Give Me A Messy Hero by Deb Danielle

I agree with much of what’s been said this week about heroes. In fact, I was afraid I’d have nothing further to say. But fortunately the talk of what constitutes a real-life hero led me to thinking about fictional/literary heroes and heroines and I do have some thoughts about that.

In fiction, the hero is defined in broader terms than in life—if you’re the main character in a book (and you’re not an anti-hero or the official villain) then you get to be the hero or heroine. And in fiction one encounters many kinds of heroes—the big, dramatic, lifesaving kind and those for whom just making it through another day is an act of heroism.

Personally, I like to read about the everyday hero/heroines and I like them complicated, messy and never too nice. (“Nice” irritates me in fiction, as does “cute” and I’ll find myself rolling my eyes and/or wanting to throttle or slap characters who have too much of either quality. *) I have a high tolerance for gray area in a character and find myself bored with those who don’t have any. I’ll take that further and say I have a deep mistrust for those who see things as only black or white, and not just in fiction—they lack empathy and their world-view is often shaped by fear and anger. It’s not that you can’t create a hero who begins with a narrow mind-set—it’s actually a great internal obstacle—I just have a hard time liking that kind of character. Personally I love a good dose of self-doubt, angst, delusion, addictions, guilt and a certain level of self-awareness (despite the delusions) in my literary heroes. I like paradox. I love seeing a character with divided loyalties, internal wars, someone who makes decisions that surprise everyone, including themselves. Above all, I love a character with demons.

fallingunder-1.jpgWhen I was working on Falling Under I set my heroine up with tons of angst and emotional baggage, made her as complicated as I could and then threw a bunch of external obstacles at her too. (Poor girl, I really hammered her!) And then I sat back and watched with a mix of awe and horror as she did the wrong things for the wrong reasons, the wrong things for the right reasons, the right things for the wrong reasons and so on. Eventually, in spite of it all, she started to do the right things for the right reasons and even then, it didn’t always make things work out. She kept trying though, and to me, that’s what made her a hero.

Now it’s your turn: how do you like your fictional heroes?

* I’m not a violent person, I promise, just easily irritated when reading.

12 Replies to “Give Me A Messy Hero by Deb Danielle”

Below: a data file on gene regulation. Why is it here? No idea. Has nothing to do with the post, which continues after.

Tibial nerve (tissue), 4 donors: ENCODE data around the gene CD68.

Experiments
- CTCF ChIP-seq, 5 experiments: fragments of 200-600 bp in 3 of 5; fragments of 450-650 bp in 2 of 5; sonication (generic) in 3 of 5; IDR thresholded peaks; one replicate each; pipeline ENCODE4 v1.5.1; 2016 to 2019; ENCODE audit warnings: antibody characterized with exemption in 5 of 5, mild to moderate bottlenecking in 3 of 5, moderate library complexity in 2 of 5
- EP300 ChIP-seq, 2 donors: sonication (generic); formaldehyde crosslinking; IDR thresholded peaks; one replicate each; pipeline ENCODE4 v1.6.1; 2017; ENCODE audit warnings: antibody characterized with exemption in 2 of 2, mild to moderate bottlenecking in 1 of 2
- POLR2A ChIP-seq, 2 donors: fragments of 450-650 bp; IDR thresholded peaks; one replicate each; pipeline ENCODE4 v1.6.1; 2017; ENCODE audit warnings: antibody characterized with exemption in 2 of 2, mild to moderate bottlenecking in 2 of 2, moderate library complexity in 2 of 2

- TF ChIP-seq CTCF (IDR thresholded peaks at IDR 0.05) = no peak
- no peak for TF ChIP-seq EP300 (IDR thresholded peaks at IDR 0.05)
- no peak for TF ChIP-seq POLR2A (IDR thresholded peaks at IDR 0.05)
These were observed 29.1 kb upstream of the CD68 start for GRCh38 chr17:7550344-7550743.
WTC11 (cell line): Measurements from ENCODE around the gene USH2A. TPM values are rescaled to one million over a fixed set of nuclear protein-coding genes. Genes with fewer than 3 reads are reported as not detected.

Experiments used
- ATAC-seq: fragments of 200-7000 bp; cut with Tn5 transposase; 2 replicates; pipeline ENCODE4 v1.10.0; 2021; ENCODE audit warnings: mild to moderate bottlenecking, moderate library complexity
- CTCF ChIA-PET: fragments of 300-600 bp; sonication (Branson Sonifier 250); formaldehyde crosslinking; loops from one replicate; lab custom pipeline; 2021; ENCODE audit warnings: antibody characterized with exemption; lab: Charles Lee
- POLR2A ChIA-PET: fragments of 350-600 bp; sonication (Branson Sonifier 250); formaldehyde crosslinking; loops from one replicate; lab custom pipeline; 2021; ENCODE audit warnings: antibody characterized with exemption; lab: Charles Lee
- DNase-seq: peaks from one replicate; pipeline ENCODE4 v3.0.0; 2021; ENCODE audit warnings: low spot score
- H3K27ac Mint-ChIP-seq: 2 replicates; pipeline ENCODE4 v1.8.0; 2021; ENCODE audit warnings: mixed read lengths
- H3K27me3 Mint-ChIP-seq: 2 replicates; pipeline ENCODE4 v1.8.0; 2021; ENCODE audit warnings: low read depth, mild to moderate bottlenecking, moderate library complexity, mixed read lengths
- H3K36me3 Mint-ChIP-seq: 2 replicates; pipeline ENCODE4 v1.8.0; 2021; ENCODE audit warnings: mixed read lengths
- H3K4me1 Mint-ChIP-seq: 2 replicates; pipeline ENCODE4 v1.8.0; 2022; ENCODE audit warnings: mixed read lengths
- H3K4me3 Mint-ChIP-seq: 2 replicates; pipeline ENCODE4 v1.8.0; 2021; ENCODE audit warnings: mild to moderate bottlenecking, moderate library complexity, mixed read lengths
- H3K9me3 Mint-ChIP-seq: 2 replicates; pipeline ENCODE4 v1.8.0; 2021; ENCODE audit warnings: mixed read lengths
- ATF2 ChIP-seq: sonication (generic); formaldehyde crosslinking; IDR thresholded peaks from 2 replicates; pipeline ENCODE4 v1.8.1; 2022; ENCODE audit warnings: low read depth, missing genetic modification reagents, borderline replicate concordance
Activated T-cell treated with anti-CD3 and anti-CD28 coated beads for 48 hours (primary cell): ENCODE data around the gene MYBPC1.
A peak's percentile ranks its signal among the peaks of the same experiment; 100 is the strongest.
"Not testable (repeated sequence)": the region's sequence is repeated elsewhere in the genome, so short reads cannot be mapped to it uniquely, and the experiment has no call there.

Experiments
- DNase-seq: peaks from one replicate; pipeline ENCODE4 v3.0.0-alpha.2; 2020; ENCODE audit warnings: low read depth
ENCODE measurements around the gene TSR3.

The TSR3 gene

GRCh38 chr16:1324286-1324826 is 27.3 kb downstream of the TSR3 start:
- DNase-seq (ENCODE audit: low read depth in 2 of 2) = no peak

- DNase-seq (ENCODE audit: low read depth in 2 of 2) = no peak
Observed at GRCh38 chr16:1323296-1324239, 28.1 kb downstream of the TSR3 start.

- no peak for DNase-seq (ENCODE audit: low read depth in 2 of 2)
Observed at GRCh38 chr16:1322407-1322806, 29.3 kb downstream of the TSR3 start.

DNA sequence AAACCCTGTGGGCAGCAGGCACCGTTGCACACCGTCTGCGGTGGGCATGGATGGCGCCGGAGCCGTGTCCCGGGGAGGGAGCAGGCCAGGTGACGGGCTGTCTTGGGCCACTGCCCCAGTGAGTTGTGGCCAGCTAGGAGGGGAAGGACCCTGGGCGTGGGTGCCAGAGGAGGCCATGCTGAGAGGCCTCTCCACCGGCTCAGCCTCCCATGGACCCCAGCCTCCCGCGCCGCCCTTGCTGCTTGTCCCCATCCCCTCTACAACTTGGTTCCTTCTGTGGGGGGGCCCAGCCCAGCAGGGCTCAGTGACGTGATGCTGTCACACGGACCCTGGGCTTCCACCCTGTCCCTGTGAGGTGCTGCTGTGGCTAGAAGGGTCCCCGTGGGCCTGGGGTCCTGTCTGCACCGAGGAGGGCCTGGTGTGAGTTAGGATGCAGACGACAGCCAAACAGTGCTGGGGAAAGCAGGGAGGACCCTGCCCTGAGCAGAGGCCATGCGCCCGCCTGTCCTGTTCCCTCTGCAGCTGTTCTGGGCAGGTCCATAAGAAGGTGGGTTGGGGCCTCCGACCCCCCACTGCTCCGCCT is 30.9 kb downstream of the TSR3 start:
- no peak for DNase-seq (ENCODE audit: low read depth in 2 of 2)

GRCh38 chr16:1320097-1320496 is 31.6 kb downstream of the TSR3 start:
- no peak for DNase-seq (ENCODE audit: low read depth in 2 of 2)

1. I like my heroes with flaws. I want to be able to identify with them and know that I’m not the only person who does stupid things for stupid reasons. If they can get knocked down and then get up, dust him/herself off and keep going (often again and again), they’re okay in my book.

    I dislike heroes who get it right the first time, because often life is not like that (nor am I).

    Great post, Danielle – I think you got it just about perfect with Falling Under.

  2. Thanks Joanne! Yep, perfection is kind of frightening, isn’t it?!

    Kim–lol. If she could only have both Ranger AND Morelli. (We’re talking Janet Evanovich/Stephanie Plum, for those of you who may be confused.) Very sexy guys and great characters.

  3. I like a hero that is like a good friend, full of surprises. I don’t want to know what they are going to do at every turn. I want a surprise so that I turn the page to find out “why would they do that?”

  4. Oh please, “nice” and/or “cute” characters are the ULTIMATE bore. Readers need “real” protagonists to root for and villains to dislike. Besides, heroes can be fictional and that includes my all-time favorite — THE LITTLE ENGINE THAT COULD!

    Thank you, Danielle, for a novel perspective.

  5. To me it depends on the book. I am all over the map with this. I guess I just have to see how it is. But no one is flawless so it’s not realistic to have a hero who is perfect. In your compelling novel, D, you did a fabulous job of hitting the nail on the head…

  6. Eileen, I totally agree.

    And I love THE LITTLE ENGINE THAT COULD, Larramie! Thanks for the reminder of that one.

    Jenny, you’re right that it depends on the book and the writing–some authors can sell any character and I admire them for it!

  7. Ya, I agree with everything, but want to point out that when talking about heroes, we can’t forget the spy. Yep, give me a spy, good or bad, to make the plot zing and I’m a happy man. Right Danielle? Spies. Gotta love’em, love to hate’em (depending if they are the hero or not). Spies. SPIES!!!

  8. How did I miss this?? I love what you said here. Give me a messy, flawed hero/heroine any day and FALLING UNDER is filled with just the kind of angst that makes me love a book…

Comments are closed.